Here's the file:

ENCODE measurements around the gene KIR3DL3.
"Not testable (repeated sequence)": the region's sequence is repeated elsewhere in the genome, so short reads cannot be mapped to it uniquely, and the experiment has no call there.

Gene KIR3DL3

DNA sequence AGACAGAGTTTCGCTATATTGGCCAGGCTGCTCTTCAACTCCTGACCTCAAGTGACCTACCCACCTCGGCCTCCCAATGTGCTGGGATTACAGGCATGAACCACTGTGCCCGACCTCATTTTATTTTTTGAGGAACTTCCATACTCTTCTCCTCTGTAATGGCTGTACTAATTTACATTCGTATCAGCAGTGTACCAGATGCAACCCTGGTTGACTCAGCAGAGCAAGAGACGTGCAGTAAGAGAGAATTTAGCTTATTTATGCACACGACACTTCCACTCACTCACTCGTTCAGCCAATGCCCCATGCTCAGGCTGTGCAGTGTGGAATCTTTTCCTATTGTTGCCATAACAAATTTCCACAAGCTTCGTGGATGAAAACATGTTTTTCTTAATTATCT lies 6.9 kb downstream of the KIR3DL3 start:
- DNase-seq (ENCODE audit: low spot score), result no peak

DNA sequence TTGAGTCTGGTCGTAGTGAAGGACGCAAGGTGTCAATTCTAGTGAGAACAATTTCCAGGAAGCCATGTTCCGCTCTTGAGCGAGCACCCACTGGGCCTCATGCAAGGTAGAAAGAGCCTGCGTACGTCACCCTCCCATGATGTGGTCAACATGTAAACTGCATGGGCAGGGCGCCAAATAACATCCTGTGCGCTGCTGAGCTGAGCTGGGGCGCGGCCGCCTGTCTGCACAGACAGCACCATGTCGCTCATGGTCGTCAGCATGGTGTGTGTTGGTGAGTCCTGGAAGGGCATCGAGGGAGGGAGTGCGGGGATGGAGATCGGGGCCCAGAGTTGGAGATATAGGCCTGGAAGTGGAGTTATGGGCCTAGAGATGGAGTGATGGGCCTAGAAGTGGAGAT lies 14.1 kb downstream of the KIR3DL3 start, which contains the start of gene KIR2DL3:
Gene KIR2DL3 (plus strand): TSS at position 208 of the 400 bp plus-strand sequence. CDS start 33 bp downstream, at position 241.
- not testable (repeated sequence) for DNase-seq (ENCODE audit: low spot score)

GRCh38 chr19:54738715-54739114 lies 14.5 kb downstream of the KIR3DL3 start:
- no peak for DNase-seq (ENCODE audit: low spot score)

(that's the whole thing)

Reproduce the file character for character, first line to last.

ENCODE measurements around the gene KIR3DL3.
"Not testable (repeated sequence)": the region's sequence is repeated elsewhere in the genome, so short reads cannot be mapped to it uniquely, and the experiment has no call there.

Gene KIR3DL3

DNA sequence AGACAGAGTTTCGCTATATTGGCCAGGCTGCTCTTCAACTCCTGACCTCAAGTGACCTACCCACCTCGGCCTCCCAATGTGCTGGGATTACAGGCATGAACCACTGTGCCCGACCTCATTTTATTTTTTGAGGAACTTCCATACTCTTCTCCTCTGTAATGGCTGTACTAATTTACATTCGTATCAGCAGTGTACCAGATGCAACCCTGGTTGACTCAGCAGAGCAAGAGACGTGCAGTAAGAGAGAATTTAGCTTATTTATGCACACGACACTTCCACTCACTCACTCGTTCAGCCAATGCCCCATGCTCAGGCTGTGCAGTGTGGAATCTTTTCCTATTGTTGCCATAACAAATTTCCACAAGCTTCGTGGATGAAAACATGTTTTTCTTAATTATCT lies 6.9 kb downstream of the KIR3DL3 start:
- DNase-seq (ENCODE audit: low spot score), result no peak

DNA sequence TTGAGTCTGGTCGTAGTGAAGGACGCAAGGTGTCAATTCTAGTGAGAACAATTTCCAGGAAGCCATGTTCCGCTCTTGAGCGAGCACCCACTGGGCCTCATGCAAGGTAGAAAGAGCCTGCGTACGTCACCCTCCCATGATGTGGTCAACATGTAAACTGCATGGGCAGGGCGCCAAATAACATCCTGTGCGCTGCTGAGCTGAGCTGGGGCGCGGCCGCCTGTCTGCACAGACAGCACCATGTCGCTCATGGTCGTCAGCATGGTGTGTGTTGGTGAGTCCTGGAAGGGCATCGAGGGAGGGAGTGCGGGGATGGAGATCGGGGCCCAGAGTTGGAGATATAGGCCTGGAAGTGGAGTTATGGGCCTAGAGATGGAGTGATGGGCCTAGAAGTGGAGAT lies 14.1 kb downstream of the KIR3DL3 start, which contains the start of gene KIR2DL3:
Gene KIR2DL3 (plus strand): TSS at position 208 of the 400 bp plus-strand sequence. CDS start 33 bp downstream, at position 241.
- not testable (repeated sequence) for DNase-seq (ENCODE audit: low spot score)

GRCh38 chr19:54738715-54739114 lies 14.5 kb downstream of the KIR3DL3 start:
- no peak for DNase-seq (ENCODE audit: low spot score)